PPS lesson: register your leases or risk your interest being surpassed

By Karen Lee | Legal Know-How, May 10, 2016

You’ve heard that in the recent decision of Forge Group (in liq) v GE, the Supreme Court of NSW considered 2 important issues under the Personal Property Securities (PPS) Act – what does “regularly engaged in business” mean and how to determine whether something is a fixture. Before diving into them, let's look at the story behind this litigation.

Essentially, Forge was commissioned to establish and maintain a temporary power station in WA, including supplying and testing the on-site equipment. Forge entered into a lease with GE to rent 4 gas turbine generator sets. Later, Forge appointed voluntary administrators and went into liquidation. Forge (by its liquidators) sort a declaration from the Court that the lease is a PPS lease under the Act as this would mean Forge has a superior interest in the engines to GE's interest. Forge's said its interest was superior as GE's interest was unperfected when administrators were appointed and, under the Act, the interest in the engines vested in it upon the administrators' appointment.

For Forge to succeed, it has to show that GE “regularly engaged in the business of leasing goods” when the lease was entered into and that the engines were not fixtures.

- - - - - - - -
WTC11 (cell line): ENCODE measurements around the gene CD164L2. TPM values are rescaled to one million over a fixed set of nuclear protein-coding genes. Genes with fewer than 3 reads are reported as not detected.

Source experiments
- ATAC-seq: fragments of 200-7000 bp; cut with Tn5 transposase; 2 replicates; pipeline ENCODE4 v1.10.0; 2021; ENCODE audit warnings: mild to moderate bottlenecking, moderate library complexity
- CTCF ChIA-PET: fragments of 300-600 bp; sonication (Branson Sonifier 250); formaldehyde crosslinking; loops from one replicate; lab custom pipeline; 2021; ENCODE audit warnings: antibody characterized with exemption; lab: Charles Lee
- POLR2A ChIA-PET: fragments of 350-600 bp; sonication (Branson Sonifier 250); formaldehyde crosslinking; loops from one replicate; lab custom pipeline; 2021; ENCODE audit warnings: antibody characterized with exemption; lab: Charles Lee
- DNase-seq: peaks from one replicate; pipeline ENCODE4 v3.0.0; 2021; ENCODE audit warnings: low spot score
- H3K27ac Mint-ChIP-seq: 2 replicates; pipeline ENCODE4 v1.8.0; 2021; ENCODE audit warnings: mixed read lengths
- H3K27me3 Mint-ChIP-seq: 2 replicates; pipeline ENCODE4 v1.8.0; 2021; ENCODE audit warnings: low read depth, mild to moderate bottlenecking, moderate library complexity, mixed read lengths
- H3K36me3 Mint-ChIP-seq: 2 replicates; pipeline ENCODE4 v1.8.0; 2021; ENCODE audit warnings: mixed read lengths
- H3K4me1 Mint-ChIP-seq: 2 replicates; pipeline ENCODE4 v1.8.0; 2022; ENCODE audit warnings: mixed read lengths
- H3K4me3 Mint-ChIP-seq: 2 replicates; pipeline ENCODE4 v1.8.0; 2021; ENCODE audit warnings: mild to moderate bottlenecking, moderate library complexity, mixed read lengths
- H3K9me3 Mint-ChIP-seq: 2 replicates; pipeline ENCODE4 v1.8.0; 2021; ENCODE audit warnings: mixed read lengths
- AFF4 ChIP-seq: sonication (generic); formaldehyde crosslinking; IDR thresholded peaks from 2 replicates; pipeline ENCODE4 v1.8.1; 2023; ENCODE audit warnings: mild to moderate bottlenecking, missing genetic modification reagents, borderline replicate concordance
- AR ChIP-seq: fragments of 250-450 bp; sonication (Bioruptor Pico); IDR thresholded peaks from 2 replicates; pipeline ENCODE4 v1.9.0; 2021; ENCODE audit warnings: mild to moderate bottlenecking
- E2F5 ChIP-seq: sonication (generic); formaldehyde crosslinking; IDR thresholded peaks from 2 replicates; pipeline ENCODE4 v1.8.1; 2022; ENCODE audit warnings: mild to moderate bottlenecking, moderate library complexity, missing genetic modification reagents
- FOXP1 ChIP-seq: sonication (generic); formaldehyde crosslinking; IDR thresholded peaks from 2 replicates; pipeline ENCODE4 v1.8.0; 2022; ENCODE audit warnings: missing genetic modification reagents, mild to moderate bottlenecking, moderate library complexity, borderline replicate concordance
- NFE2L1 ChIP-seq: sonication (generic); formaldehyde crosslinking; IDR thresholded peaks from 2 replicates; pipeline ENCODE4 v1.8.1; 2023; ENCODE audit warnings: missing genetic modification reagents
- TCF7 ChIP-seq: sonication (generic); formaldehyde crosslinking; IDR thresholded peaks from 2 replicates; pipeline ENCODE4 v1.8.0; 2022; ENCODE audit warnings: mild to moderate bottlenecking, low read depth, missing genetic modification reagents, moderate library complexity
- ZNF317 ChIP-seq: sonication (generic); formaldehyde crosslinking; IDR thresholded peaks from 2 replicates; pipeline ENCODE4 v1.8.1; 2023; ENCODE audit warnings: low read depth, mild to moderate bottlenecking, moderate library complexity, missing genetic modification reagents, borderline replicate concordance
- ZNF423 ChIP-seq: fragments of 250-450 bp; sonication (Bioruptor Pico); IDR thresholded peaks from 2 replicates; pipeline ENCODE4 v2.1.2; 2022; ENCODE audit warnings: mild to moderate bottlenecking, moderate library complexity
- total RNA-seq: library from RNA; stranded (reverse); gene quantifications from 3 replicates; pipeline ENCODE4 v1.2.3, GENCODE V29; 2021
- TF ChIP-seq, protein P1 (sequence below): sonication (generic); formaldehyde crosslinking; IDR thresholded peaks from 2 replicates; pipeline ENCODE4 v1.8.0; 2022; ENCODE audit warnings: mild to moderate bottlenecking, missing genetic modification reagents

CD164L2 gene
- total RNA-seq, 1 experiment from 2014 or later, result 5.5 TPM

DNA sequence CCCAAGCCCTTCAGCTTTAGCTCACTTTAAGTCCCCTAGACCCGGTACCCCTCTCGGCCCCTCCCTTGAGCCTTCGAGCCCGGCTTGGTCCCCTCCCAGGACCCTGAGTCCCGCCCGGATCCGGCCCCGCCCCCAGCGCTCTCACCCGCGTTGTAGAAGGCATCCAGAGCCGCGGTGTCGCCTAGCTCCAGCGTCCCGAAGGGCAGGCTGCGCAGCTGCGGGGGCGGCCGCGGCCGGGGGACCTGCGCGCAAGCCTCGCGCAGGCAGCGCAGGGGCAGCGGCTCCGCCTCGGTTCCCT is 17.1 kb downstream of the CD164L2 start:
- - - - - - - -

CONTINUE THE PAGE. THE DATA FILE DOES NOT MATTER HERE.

What happened? Forge won. GE lost its interest in the engines.

The Court held that when determining whether a company is regularly engaged in business in the context of the PPS regime, its activities overseas can be taken into account. In other words, the Act does not impose geographic or locality restriction in this regard. In this case, the Court found that GE has been regularly engaged in the business of leasing goods for the purposes of the Act.

The Court also held that when determining whether something is a fixture under the Act, the common law test of “purpose or object and degree of annexation” applies. The Court found that the engines were not fixtures having considered matters such as whether they were to be in position permanently, and whether their removal would cause damage to the land to which they were attached. In this case, (among other things) the engines were on a temporary site and were for lease for 2 years, and Forge was obliged to return them to GE at the end of the term. Also, the removal of the engines would not damage the land; in fact, the engines were designed in such a way (on wheels!) that their removal would not cause them damage. 

This decision contains useful guidance from the Court. Now we know: the Court would consider international business activities of a company when assessing whether they are regularly engaged in business, and common law concepts are relevant when determining whether an object is a fixture. Perhaps more importantly, what we have learnt is that GE should have registered its security interest as perfection means its interest would not vest in Forge when administrators were appointed. 

Watch a 30 minutes webinar with industry expert Karen Lee to understand the importance of registering a security interest on the PPS register.

Speak to us about how we can help you to better understand the importance of registering a security interest on the PPS register and the potentially serious consequences of not doing so.

1. Forge Group Power Pty Ltd (in liquidation) (receivers and managers appointed) v General Electric International Inc [2016] NSWSC 52